LANL Meets Plutonium Pit Production Goal

On August 17, Los Alamos National Laboratory's Plutonium Sustainment Program presented the National Nuclear Security Administration (NNSA) with the 29th—and final—plutonium pit for replacement in existing W88 warheads. The W88 is a thermonuclear weapon designed by LANL in the late 1980s for the U.S. Navy and deployed on Trident II submarine-launched ballistic missiles. Undeployed W88s are stored in the U.S. nuclear stockpile. The plutonium pit is the core of the W88. It initiates the weapon's nuclear chain reaction when imploded (explosively compressed) into a supercritical mass.

US Navy Photo

The Ohio-class ballistic submarine USS Alabama returns to Naval Base Kitsap from a deterrent patrol. The USS Alabama is one of 14 Ohio-class submarines, which are currently armed with the W88 nuclear warhead. –U.S. Navy photo by Ray Narimatsu/Released

The Laboratory's achievement demonstrates the United States' re-established capability to produce plutonium pits for weapons, and it completes a requirement for NNSA and the Department of Defense.

"For 19 years, the United States was the only nuclear superpower unable to build a pit and put it in a stockpile. That ended in 2007," notes Robert Putnam, director for the Plutonium Sustainment Program, which is responsible for pit manufacturing.

Since 2007, the Laboratory has manufactured new pits to replace pits destroyed as part of the U.S. Stockpile Stewardship Program (SSP).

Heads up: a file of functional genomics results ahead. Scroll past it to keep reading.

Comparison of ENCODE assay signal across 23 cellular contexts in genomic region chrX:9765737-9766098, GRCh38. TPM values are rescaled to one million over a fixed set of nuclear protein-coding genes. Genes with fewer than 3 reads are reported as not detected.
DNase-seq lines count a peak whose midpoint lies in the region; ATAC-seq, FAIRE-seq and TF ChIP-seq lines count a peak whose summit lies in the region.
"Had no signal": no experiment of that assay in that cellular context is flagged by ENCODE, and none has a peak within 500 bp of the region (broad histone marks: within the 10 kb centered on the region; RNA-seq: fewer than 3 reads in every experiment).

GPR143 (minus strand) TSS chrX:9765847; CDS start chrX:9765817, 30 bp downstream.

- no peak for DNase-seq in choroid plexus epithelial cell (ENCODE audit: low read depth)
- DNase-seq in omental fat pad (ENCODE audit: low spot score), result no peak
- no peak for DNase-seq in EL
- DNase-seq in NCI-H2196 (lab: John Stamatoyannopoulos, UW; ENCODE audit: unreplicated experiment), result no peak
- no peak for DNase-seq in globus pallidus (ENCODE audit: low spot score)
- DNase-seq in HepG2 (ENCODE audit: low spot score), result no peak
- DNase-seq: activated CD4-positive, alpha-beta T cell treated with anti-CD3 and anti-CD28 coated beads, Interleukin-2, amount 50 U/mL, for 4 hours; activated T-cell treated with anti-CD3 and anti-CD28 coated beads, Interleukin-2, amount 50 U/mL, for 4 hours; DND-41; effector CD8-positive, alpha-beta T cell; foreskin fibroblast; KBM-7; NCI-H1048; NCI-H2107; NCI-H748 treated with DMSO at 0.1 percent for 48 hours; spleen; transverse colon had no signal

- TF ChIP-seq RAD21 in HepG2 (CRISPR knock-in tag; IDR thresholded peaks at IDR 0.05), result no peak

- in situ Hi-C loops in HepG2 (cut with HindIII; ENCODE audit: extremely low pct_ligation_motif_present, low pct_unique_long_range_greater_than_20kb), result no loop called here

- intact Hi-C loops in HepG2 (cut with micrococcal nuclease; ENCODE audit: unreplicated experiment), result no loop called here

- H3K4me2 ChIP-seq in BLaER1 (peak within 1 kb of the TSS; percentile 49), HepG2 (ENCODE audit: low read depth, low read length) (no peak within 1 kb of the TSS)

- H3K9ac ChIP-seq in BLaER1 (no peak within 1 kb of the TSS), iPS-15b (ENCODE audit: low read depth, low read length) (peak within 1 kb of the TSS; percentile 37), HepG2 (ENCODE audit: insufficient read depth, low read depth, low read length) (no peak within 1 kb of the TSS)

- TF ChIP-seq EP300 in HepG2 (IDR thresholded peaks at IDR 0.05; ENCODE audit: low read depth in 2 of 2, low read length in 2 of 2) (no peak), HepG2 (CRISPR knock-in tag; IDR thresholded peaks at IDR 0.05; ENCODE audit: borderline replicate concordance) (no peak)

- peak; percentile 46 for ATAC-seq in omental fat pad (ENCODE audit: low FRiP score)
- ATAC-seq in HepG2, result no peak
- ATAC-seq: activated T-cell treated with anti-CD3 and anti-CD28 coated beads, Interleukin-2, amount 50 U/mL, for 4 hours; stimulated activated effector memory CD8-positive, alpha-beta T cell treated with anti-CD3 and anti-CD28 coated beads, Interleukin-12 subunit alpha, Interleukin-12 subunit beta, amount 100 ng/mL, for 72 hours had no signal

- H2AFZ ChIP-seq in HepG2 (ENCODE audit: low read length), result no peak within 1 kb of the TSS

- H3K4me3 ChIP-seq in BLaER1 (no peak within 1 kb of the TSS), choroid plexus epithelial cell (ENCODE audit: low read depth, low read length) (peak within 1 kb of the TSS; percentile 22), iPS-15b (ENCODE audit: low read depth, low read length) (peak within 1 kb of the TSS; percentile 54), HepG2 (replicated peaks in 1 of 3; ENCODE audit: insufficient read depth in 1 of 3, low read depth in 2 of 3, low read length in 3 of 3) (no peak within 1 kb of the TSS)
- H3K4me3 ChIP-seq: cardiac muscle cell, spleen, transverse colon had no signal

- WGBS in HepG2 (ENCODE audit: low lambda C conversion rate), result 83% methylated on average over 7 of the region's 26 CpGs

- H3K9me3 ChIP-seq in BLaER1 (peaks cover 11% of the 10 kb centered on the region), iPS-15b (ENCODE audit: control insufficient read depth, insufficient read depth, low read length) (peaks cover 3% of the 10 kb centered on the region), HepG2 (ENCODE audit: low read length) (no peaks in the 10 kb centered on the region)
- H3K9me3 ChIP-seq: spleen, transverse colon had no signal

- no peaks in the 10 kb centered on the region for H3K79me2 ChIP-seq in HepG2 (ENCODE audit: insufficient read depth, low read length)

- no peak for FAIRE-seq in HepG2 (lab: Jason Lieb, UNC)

"For 19 years, the United States was the only nuclear superpower unable to build a pit and put it in a stockpile. That ended in 2007."
–Robert Putnam, director for the Plutonium Sustainment Program

The goal of the SSP is to provide, without underground testing, high confidence in the safety, security, effectiveness, and reliability of the U.S. nuclear deterrent. After production and acceptance by the Department of Energy (DOE) and NNSA, the NNSA's Office of Secure Transportation ships these pits to the Pantex Plant outside of Amarillo, Texas. At Pantex the new pits are installed in disassembled W88 weapons, making the weapons once again fully assembled ("full up") and ready for deployment.

Better, Faster, and Cheaper

Putnam attributes the program's success to a solid and definitive production model that helps the program define costs and process improvements to increase efficiency and efficacy. "We've gotten significantly better at what we do. The program has achieved a significant reduction in overall cost for capability, demonstrating the program's commitment to manufacturing better, faster, and cheaper pits."

In 1993, NNSA gave LANL the mission to re-establish the nation's capability to manufacture pits for the stockpile. This mission followed the closure of the Rocky Flats Plant (near Denver, Colorado), the plant where pits were manufactured from 1952 to 1989. Under this mission, Putnam states, the Laboratory would "capture the technologies, methods, and procedures to build pits." At the time, Technical Area 55, the Laboratory's plutonium science and manufacturing facility, was—it still is—one of the few fully functional plutonium facilities in the DOE complex and the only one capable of taking on this mission.